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A tribute to Ensign John Bertwistle by Milbrook Academy

Date added: 3 Jun 2015

75

Milbrook Academy

Schools Waterloo 200
https://www.theonlinebookcompany.com/OnlineBooks/SchoolsWaterloo/Celebrations/FindTribute/WaterlooSoldiers/milbrookacademy3
Dear Family and Friends, As a way remembering those that fought at Waterloo in June 1815 including $personFirstName$, our school has created a page within the $bookTitle$. Please contribute by adding your thoughts, messages, photographs or even videos about this soldier. Add your insight or expertise to help build and lock-in our knowledge about this person, simply go to: $findPersonLink$. and make your contribution too. Thank you,

On 1st March 1815 Napoleon escaped from Elba and landed in France. Nineteen days later he was in Paris and resumed his title as Emperor. His army rallied to him. The soldiers who had been captured during the years of fighting had been released enabling Napoleon to reform his Grande Armée.

The European allies reassembled their armies and prepared to resume the war to overthrow the Emperor yet again. Sunday in June, 200 years ago, on a hill in Belgium, a brave Cornishman called Christopher Switzer carved a little piece of history for himself by saving his regiment's flag.

The hill was Waterloo, 12 miles south of Brussels, where the British Army faced the might of a multitude of battle-hardened French soldiers fighting for Napoleon. Switzer was a colour sergeant in the 32nd Foot (or the Cornwall Regiment) and his battalion formed part of a long line across a hill crest, blocking Napoleon's advance on Brussels.

As cannon balls from the French artillery ploughed into the red-coated ranks, causing horrific casualties, the French infantry marched up the hill towards the British line.

When it mounted the crest Ensign, John Bertwistle, the young officer carrying the Cornwalls' regimental "colour" – its personal flag – was severely wounded by a musket bullet. As he dropped the flag it was caught by Lieutenant Robert Belcher but simultaneously the French infantry closed in and an enemy officer grabbed the flagstaff. The prized colour – a rallying point and symbol of the regiment – was in grave danger of becoming a French war trophy.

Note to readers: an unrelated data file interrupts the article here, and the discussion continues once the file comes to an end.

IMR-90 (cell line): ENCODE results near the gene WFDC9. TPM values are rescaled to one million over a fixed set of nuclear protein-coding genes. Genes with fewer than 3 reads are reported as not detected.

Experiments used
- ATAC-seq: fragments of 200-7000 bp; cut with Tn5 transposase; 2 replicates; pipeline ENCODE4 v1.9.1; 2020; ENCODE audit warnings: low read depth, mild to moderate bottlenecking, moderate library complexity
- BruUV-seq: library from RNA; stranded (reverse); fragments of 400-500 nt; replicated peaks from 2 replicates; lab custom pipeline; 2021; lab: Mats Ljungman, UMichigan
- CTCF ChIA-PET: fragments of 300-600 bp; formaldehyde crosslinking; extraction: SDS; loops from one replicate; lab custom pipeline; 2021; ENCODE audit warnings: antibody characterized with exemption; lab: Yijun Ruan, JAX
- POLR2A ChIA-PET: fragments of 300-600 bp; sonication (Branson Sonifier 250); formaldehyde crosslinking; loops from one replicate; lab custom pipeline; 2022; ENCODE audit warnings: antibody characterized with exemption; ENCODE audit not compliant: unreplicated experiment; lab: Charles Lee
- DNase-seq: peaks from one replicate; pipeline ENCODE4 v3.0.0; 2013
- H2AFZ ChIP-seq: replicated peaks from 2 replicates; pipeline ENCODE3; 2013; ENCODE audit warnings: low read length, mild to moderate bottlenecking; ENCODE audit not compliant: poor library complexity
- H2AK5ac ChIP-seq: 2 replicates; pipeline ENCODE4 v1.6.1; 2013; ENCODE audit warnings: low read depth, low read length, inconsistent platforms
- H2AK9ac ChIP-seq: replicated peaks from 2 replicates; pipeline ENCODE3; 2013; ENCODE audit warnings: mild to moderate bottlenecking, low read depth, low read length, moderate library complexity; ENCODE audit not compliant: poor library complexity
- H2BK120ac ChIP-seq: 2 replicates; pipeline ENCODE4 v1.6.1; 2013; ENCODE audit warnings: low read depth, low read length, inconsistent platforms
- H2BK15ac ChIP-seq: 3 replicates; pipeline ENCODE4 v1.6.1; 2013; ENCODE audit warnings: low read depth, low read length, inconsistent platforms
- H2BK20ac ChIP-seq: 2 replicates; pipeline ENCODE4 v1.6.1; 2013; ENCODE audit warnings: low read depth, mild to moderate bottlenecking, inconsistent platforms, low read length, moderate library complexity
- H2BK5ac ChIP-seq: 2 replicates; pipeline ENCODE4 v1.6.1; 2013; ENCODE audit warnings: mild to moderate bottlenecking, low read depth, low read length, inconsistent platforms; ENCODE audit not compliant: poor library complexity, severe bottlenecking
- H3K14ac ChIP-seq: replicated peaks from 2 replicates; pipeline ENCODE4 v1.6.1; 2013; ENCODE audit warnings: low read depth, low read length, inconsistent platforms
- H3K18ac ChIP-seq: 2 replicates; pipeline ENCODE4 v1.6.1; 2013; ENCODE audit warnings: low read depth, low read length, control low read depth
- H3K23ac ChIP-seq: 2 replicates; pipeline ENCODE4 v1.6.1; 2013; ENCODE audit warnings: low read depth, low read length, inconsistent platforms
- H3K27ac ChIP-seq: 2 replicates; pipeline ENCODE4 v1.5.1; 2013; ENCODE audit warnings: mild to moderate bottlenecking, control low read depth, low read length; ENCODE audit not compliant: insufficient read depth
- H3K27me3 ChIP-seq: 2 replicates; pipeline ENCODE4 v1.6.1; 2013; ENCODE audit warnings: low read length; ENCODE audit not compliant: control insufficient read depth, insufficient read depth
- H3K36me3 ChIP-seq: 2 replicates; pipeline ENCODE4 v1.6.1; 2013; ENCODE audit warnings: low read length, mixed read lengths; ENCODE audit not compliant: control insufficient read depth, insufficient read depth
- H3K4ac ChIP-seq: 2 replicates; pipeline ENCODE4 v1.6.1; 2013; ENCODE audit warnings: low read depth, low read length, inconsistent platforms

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A tribute to Ensign John Bertwistle by Milbrook Academy

Date added: 16 Jun 2015

76

Milbrook Academy

Schools Waterloo 200
https://www.theonlinebookcompany.com/OnlineBooks/SchoolsWaterloo/Celebrations/FindTribute/WaterlooSoldiers/milbrookacademy4
Dear Family and Friends, As a way remembering those that fought at Waterloo in June 1815 including $personFirstName$, our school has created a page within the $bookTitle$. Please contribute by adding your thoughts, messages, photographs or even videos about this soldier. Add your insight or expertise to help build and lock-in our knowledge about this person, simply go to: $findPersonLink$. and make your contribution too. Thank you,

Artifacts Related to John Bertwistle

The Regimental Colours of the 32nd Cornwall Regiment of Foot 

These are the colours of the regiment in which Ensign John Bertwistle was a part.  He was wounded in the Battle of Waterloo whist carrying these colours during the conflict.

An Ensign is the lowest rank of the British officers during this time and it was their job to carry the flag.

The regiment has been mentioned in a TV series, Poldark, based on the novels by Winston Graham in which Ross Poldark is said to have fought in the American Revolution as a member of this regiment.

Saving the King’s Colours of the 32nd During the Battle of Waterloo by Richard Simkin

This is a painting depicting a fight in which a French officer attempts to seize the regimental colours following Ensign John Bertwistle being injured. The officer is run through by Sergeant Switzers Pike and Ensign Bertwistle.

Uniform of the 32nd Cornwall Regiment of Foot

This is the uniform of a typical soldier who was a part of the 32nd Cornwall Regiment of Foot

Ensign John Bertwistle would have worn something similar with his rank insignia included

Brown Bess Musket

This was the standard arm for ordinary soldiers (other ranks) in the British Infantry. About three million were made between 1793 and the end of 1815. It was the most common weapon that the British Army used in its 20-year war against France.

Ensign John Bertwistle would have had something similar to this during his time in the Battle of Waterloo

Family Tree for Ensign John Bertwistle

This is the Family tree for the Bertwistle Family.  John Bertwistle was the son of William Bertwistle, he had 3 sisters and not never married or had children.

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